I personally discovered that crappy writing is not as noticeable if the content is turning me on! Despite cringing at the writing style, rolling my eyes at the gender stereotyping, and wincing through some descriptions of pain infliction, I did find much of the content arousing and stimulating. It even made me feel more confident and sexually aggressive. I think I was channeling the attitudes of the characters. This is the power of written fantasy – to embody a new way of being for the reader.

A fantasy of perfection and beauty is pervasive in Fifty Shades of Grey. Anastasia is young, white, innocent, intelligent, slender, attractive, and outspoken yet humble. She’s the quintessential Disney character. Christian is a little bit older than her, wealthy beyond imagination, successful, mysterious, bright, with a hot body and beautiful face. The first time Anastasia has sex, she is easily orgasmic. The first time she performs a blow job, she’s a champ. Christian has never slept in the same bed with a woman or introduced one to his family, yet he quickly breaks all his rules for Anastasia. This all adds up to Anastasia being that “special” girl, who wins Christian’s affection, a la “Pretty Woman.”

And I think that’s a large part of the power of this book. We all want to feel special and desired. Being the object of desire feels good. It’s validating to experience unbridled passion from another; let alone being willing to change your identity due to this passion, and have another willing to change for you. This seems to create an emotional context that grants Anastasia (as well as the female reader) permission to be naughty and explore the boundaries of good girl and bad girl, pleasure and pain, control and surrender. If the reader at home is a powerful, confident woman, Anastasia’s submission means the reader can also experiment with letting go, feel the freedom of surrender, and still be true to her values.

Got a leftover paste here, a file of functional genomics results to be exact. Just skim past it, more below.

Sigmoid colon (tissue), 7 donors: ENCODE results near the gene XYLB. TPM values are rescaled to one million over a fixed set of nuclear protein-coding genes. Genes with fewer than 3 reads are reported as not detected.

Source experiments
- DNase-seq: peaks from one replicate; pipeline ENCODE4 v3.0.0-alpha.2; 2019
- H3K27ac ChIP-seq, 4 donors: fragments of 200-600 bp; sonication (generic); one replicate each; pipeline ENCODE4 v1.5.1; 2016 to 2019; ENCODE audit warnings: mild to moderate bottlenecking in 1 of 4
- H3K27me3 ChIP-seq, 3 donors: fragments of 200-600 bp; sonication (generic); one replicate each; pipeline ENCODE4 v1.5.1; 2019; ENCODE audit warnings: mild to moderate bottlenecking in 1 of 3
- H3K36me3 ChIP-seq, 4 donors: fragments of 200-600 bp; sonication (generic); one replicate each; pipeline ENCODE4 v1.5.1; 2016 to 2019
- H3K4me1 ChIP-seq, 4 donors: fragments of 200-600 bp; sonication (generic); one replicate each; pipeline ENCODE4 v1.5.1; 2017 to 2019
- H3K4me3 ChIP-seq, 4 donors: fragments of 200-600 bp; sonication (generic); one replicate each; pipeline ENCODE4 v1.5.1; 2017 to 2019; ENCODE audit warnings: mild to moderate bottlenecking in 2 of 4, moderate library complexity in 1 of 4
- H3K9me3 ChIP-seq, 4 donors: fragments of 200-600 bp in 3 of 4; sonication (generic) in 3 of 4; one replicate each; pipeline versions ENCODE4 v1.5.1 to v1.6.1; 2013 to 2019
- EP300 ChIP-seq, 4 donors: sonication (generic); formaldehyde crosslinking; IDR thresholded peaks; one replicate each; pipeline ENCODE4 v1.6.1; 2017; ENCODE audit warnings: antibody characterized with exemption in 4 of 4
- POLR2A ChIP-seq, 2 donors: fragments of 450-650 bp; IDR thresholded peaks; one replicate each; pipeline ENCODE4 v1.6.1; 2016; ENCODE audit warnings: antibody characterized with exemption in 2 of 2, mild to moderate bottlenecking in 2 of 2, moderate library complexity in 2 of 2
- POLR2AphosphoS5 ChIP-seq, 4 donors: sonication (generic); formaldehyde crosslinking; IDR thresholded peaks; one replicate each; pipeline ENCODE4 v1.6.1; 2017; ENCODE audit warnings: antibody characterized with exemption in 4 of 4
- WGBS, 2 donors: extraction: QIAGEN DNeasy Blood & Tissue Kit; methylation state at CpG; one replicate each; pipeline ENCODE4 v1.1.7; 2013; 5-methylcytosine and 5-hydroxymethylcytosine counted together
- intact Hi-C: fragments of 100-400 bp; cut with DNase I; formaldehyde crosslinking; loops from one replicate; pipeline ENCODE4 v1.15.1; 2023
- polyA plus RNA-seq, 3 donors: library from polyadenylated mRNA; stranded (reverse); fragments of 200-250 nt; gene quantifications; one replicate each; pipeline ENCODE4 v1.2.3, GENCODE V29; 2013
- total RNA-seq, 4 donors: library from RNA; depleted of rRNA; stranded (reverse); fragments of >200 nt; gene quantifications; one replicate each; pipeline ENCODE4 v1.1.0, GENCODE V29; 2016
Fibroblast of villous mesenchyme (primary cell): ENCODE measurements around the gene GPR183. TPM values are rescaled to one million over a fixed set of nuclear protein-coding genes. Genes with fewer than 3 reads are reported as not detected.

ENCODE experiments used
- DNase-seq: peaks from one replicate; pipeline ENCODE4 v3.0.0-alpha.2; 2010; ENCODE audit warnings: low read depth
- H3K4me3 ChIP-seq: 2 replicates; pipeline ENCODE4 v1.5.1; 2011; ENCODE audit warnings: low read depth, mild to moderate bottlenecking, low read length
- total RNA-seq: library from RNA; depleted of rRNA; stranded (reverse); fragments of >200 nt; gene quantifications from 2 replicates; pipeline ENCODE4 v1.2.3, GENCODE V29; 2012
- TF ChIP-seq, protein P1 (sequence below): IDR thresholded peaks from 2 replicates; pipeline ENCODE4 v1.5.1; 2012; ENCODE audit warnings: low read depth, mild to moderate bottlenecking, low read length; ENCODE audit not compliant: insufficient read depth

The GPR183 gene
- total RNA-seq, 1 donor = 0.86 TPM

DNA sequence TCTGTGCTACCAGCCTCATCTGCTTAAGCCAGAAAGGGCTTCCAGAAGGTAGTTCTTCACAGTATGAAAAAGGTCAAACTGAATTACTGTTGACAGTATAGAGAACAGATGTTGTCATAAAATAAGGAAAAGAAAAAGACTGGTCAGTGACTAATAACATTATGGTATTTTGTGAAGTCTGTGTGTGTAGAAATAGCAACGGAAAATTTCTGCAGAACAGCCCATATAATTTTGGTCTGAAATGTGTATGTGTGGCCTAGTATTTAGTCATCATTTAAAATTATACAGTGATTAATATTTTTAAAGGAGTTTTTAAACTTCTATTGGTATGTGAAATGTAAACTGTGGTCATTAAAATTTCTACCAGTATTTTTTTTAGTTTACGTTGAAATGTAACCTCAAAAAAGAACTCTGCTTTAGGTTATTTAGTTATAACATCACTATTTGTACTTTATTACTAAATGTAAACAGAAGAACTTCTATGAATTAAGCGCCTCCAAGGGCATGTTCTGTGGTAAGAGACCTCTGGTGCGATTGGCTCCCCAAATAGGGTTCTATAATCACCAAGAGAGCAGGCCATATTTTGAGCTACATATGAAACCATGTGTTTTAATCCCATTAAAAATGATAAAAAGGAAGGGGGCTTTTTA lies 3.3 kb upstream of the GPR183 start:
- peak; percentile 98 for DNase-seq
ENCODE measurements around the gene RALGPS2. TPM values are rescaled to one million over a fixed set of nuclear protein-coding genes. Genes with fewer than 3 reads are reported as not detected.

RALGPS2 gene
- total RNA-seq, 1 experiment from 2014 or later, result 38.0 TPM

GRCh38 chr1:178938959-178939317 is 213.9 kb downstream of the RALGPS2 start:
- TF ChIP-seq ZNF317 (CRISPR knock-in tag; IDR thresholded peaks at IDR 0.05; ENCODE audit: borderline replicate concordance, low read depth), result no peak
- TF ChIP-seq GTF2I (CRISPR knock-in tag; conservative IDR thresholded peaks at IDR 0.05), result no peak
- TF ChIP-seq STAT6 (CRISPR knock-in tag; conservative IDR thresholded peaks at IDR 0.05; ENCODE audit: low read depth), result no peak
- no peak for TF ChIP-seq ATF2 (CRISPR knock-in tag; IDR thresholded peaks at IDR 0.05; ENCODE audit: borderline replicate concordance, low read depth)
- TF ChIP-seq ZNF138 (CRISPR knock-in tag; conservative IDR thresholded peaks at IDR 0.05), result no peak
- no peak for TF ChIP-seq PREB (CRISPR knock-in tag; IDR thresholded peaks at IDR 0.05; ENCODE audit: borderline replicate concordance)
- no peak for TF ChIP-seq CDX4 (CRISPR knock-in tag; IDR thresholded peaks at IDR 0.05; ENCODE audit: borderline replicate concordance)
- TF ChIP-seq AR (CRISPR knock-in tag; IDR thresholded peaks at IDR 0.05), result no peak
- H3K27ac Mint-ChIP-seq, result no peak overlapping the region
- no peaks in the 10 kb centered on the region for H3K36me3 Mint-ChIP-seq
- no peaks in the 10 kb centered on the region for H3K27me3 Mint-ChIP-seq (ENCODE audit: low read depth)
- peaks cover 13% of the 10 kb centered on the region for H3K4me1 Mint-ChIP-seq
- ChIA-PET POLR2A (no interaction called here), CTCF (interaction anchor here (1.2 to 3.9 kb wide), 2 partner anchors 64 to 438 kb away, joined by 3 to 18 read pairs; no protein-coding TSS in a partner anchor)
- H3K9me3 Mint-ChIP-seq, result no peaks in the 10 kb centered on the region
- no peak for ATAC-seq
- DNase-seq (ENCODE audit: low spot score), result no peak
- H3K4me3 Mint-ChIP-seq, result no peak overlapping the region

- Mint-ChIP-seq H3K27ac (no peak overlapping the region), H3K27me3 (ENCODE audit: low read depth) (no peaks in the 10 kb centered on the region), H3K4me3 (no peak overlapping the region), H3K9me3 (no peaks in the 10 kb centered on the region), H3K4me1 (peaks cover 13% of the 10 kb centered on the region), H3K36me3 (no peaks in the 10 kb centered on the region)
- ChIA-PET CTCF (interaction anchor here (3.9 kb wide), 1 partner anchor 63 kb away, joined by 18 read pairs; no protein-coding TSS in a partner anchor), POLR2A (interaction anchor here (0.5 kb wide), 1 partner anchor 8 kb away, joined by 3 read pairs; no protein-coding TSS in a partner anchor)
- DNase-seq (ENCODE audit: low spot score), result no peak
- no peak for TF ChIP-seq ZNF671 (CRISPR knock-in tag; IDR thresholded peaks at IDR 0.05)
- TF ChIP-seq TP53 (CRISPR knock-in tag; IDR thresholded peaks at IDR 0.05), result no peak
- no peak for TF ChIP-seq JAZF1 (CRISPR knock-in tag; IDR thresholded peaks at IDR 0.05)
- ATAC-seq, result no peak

Do I think it is dangerous for our society to have a popular erotic novel with sex tied to violence? Is it sexist, disempowering to women, and rolling back the sexual liberation clock? This is a large part of the controversy, and I’m honestly conflicted in responding. If we lived in a society where sex was open, healthy, and normalized, I could accept the novel as fantasy for fun and stimulation. But we don’t. Sex is much too often mixed with shame, embarrassment, exploitation, misinformation, and abuse. So I think it may be difficult for some to separate pure fantasy from their reality. That being said, I love that we’re talking about women’s arousal and discussing taboo sex. And I enjoyed some arousal of my own. If you have read Fifty Shades of Grey, I would love to hear your opinion about what tickled your fancy or turned your stomach.

(This blog was first posted as part of Pacific San Diego Magazine's Sex & Love Blog.)

~Dr. Jenn Gunsaullus, San Diego, CA -- Sex Therapist, Marriage Counselor, Sexologist, College Sexual Health Speaker